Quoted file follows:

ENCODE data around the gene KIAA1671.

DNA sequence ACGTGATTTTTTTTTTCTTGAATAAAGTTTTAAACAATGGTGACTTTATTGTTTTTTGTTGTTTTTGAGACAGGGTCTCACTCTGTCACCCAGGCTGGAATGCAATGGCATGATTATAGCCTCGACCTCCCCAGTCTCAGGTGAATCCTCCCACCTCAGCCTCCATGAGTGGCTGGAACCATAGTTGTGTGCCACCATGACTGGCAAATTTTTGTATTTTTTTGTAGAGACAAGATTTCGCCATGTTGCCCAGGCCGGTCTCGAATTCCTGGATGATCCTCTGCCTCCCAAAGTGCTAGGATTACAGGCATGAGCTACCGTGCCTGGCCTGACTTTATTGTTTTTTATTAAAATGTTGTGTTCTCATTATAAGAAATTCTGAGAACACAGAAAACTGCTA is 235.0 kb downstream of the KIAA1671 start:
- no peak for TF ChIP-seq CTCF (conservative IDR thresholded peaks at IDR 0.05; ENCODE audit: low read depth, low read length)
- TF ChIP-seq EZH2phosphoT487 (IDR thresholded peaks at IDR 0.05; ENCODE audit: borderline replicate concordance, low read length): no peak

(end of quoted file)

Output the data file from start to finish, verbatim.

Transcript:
ENCODE data around the gene KIAA1671.

DNA sequence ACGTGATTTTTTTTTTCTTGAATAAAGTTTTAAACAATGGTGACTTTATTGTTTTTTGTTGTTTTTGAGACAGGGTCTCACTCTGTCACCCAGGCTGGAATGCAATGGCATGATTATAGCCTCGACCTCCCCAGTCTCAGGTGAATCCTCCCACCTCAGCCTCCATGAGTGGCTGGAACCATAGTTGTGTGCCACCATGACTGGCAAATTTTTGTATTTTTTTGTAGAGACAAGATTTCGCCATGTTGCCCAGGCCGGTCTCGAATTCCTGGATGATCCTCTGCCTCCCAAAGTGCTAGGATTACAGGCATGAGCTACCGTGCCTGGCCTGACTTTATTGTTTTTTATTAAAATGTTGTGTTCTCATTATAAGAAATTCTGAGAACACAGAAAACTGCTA is 235.0 kb downstream of the KIAA1671 start:
- no peak for TF ChIP-seq CTCF (conservative IDR thresholded peaks at IDR 0.05; ENCODE audit: low read depth, low read length)
- TF ChIP-seq EZH2phosphoT487 (IDR thresholded peaks at IDR 0.05; ENCODE audit: borderline replicate concordance, low read length): no peak